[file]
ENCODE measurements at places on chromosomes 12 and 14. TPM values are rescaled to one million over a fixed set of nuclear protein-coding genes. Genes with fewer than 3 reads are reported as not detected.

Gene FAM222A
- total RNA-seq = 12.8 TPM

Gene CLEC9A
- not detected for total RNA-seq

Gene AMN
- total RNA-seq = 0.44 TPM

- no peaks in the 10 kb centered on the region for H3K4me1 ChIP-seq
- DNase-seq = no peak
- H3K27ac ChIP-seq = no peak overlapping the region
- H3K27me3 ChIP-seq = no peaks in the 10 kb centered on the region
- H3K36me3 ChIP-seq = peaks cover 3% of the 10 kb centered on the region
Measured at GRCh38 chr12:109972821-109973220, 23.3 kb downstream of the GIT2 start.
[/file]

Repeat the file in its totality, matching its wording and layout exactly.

ENCODE measurements at places on chromosomes 12 and 14. TPM values are rescaled to one million over a fixed set of nuclear protein-coding genes. Genes with fewer than 3 reads are reported as not detected.

Gene FAM222A
- total RNA-seq = 12.8 TPM

Gene CLEC9A
- not detected for total RNA-seq

Gene AMN
- total RNA-seq = 0.44 TPM

- no peaks in the 10 kb centered on the region for H3K4me1 ChIP-seq
- DNase-seq = no peak
- H3K27ac ChIP-seq = no peak overlapping the region
- H3K27me3 ChIP-seq = no peaks in the 10 kb centered on the region
- H3K36me3 ChIP-seq = peaks cover 3% of the 10 kb centered on the region
Measured at GRCh38 chr12:109972821-109973220, 23.3 kb downstream of the GIT2 start.